Seguin Island

43° 42′ 40″N , 69° 45′ 22″W

Phippsburg

Last edited by:

Photo: Courtesy Friends of Seguin Island

Seguin is an impressive high plateau located 2.5 miles off the mouth of the Kennebec River, crowned with a lighthouse built in the late 1700s under the rule of George Washington. Seguin is a great lunch stop. There are often moorings available, and it’s fun to go ashore and see the long tramway used for for bringing supplies from sea level up to the lighthouse during the era when it was manned. The Fresnel lens is the only first order Fresnel lens still operating north of Cape Hatteras; it’s an amazing piece of craftsmanship. Now, as almost all lighthouses along the coast, Seguin is automated. It was purchased in 1986 by a nonprofit called the Friends of Seguin, dedicated to protecting and preserving this historic and scenic piece of Maine’s maritime history.

Hiking to the top of this oceanic butte is like wandering through a dreamland of blackberry and bayberry bushes, ferns, and Rosa rugosa. The views from the top on a clear day are incredible. You can see as far as Mt Washington to the west and Mt Desert to the east. This is not a good place to spend the night due to the strong currents and rough waters that can quickly build in the area from the outflow of the two large rivers and the strength of the tidal currents. It’s not unusual to stumble on a bumpy passage across the mouths of the Kennebec and Sheepscot. The name Seguin comes from the Native American word “sutquin” meaning, appropriately, “the place where the sea vomits.”

Approach & Cautions

Photo: Michelle Kinerson

The anchorage is easy to access as you approach the island from the west and north. Simply leave Ellingwood Rock to starboard and aim for the center of the cove.

White building with wooden ramp leading down to the water on Seguin Island.

Click the chart to open Navionics.

Not to be used for Navigation.

Docking, Anchorages, or Moorings

You’ll see the several moorings available as you enter the cove. First come, first served. There are five new moorings this summer; some are on granite blocks, some are on “big rocks.” Choose one that fits your boat size. They’re maintained by the Friends of Seguin, and while they were inspected this year, they make no guarantee. Boaters advised not to anchor because of power cables.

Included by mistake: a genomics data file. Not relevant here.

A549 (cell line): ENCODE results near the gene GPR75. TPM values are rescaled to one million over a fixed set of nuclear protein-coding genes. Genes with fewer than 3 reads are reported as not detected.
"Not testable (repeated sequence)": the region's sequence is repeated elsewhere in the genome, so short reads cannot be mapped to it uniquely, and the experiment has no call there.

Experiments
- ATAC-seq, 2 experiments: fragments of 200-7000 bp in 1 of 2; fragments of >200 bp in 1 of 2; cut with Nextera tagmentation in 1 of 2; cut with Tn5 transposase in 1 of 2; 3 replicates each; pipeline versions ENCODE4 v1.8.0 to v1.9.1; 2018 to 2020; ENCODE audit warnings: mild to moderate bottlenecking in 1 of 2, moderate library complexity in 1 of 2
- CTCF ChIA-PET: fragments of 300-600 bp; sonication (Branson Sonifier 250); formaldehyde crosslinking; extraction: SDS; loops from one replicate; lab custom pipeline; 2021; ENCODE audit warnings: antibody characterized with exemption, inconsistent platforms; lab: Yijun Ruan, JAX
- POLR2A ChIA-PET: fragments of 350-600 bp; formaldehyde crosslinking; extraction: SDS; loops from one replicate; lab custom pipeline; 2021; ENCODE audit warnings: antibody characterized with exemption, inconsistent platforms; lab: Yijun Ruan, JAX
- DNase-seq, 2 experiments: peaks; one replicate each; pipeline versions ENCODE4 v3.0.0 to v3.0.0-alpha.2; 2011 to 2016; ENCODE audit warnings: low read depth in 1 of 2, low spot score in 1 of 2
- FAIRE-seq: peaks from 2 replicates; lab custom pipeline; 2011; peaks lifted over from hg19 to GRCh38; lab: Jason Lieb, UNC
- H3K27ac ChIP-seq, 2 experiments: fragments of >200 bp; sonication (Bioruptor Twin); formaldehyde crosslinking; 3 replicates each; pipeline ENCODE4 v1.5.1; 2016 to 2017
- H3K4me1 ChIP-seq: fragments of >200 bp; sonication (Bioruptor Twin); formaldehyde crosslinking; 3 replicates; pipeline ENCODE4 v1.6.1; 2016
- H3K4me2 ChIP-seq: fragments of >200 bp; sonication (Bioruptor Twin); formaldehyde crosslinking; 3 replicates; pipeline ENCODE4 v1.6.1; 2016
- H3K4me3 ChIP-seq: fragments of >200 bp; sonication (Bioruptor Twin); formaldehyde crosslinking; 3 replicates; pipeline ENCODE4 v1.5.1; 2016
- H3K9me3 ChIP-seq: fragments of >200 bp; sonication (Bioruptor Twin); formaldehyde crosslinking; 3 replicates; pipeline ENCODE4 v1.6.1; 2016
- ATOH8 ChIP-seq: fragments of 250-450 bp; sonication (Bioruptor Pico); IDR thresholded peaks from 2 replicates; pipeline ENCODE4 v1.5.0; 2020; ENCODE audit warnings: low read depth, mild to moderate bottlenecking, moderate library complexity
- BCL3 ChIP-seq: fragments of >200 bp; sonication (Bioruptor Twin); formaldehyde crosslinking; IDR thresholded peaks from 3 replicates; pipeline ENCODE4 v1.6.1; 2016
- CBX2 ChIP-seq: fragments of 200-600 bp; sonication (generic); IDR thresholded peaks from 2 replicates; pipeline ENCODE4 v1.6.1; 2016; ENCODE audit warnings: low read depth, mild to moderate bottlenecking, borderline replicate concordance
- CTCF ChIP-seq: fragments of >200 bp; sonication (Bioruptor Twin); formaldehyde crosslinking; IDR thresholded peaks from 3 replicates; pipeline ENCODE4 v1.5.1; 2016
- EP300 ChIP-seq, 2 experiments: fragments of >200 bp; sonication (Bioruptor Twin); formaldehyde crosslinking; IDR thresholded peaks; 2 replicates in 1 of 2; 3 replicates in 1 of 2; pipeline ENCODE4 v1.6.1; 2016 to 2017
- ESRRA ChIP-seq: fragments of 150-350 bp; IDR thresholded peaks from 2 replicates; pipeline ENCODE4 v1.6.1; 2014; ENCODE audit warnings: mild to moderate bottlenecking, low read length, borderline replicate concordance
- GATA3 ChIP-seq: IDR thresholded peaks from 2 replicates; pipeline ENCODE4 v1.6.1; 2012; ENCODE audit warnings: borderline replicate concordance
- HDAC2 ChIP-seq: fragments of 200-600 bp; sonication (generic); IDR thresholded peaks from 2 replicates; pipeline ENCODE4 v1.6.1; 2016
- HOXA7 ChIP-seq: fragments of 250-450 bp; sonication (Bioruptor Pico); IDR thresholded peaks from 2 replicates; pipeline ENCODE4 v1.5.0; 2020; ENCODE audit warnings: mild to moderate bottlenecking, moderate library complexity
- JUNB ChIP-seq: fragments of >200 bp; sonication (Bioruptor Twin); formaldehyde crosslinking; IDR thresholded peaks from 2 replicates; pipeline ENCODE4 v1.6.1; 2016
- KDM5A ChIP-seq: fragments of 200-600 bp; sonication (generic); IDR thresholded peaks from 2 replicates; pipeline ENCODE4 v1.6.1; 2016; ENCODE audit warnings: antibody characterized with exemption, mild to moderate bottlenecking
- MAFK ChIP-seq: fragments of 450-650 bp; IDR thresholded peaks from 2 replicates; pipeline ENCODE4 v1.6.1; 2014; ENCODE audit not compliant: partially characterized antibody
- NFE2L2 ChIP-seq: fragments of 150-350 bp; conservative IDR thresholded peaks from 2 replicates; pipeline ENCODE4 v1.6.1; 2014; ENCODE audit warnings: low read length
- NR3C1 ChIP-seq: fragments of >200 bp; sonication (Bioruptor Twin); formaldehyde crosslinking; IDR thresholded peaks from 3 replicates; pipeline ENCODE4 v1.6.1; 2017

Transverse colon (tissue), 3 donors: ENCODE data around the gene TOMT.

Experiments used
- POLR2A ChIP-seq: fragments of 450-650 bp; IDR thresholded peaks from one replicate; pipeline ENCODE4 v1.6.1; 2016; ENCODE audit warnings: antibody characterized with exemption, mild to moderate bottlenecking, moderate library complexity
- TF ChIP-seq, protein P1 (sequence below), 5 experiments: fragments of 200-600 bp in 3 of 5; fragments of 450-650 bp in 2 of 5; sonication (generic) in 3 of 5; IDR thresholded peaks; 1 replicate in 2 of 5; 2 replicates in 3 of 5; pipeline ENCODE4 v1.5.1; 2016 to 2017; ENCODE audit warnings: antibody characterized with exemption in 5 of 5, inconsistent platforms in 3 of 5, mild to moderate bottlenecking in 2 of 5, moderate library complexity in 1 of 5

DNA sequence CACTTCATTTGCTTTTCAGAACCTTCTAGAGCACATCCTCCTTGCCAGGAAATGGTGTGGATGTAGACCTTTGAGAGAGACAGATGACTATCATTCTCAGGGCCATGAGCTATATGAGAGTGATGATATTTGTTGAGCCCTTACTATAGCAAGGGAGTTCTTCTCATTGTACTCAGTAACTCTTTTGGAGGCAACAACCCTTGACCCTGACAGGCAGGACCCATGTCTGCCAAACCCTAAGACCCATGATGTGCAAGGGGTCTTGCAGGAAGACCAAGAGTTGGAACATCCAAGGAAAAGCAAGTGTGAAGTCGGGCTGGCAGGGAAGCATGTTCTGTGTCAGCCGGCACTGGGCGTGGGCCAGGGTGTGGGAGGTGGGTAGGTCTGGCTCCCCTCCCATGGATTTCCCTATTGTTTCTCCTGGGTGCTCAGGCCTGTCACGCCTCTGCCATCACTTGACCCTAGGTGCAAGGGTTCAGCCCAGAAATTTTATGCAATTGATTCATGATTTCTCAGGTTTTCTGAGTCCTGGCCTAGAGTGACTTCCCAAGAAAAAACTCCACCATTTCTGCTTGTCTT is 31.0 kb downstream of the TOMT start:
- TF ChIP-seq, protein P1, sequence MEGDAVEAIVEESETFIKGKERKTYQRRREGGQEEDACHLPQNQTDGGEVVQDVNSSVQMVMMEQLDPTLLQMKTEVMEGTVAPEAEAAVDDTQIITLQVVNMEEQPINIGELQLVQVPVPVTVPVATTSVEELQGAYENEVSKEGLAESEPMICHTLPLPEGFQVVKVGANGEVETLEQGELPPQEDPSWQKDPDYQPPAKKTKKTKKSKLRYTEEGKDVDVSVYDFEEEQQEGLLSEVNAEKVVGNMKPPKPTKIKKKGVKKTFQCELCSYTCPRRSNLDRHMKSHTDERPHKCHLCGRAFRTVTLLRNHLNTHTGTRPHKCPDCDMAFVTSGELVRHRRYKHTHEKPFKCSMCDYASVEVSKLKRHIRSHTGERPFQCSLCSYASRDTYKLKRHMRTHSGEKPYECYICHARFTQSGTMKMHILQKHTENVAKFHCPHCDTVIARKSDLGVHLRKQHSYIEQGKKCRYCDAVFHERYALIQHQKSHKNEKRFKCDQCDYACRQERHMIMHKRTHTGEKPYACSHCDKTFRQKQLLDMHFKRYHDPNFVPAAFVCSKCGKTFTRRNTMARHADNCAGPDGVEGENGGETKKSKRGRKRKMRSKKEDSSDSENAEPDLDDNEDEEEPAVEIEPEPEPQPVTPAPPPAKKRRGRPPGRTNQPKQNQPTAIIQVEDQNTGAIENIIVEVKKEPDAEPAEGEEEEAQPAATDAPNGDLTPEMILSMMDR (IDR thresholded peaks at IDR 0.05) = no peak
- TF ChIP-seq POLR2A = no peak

Getting Ashore

Photo: Copyright Robert Ballard

You can row ashore and haul your dinghy up high and dry while hiking and exploring. Sometimes the volunteers from Friends of Seguin are out there giving tours and maintaining the island. Donations to help maintain the island are much appreciated.

Comment we received via our Feedback button: “There is a well worn & steep path that runs from the rocky beach up to and below the tramway to the light station. Visitors are not allowed to walk on the tramway…” And the island keeper responded that the tramway is in disrepair and no one is to walk on it!

Other Things To Do

  • Walk and soak up the views and feel of this oasis.
  • Read more about the island’s history at the Friends of Seguin Island website
  • Read an article about visiting Seguin at MaineBoats.com
walking sticks leaning against a wooden sign
Walking sticks kindly provided for your hike, but please return them!  Photo by Ernie Godshalk

Closest Safe Anchorages

  • Sebasco and West Point to the west and north
  • Boothbay and Damariscove to the east.

OUR REVIEWS

What CCA Members are saying:

I love this remote and unusual spot. Like Manana Island next to Monhegan, it feels like a remote island in Labrador. You are a world away out here. An amusing side note: the Hyde School, a prep school in Bath, Maine, has used Seguin to send recalcitrant students as a punishment, leaving them out there to help clear trails and think seriously about their behavior. I knew one young friend who was banished to the island for a week. He told me: “They thought I would suffer and feel bad about myself. The truth is I loved the place. Not a punishment at all!”

Nat Warren-White

We were very glad we stopped at Seguin in 2021, a nice (steep) walk (using the walking sticks in my photo on [this] page), tour of the lighthouse, nice people with Friends of Seguin. The moorings are a bit dodgy and dinghy landing a bit rough amidst rocks so go in calm weather.

Ernie Godshalk

Ernie Godshalk

thin

Got some feedback or notes for this page?

Send us your input.

Subscribe to newsletter

Subscribe to our newsletter

Our newsletter features updates to our blog with tips for Cruising Maine. The frequency of these emails are typically once a week in the Summer and then once a quarter in the Winter. We will never share your email address with outside parties or abuse this privilege. You can opt-out at any time.

Name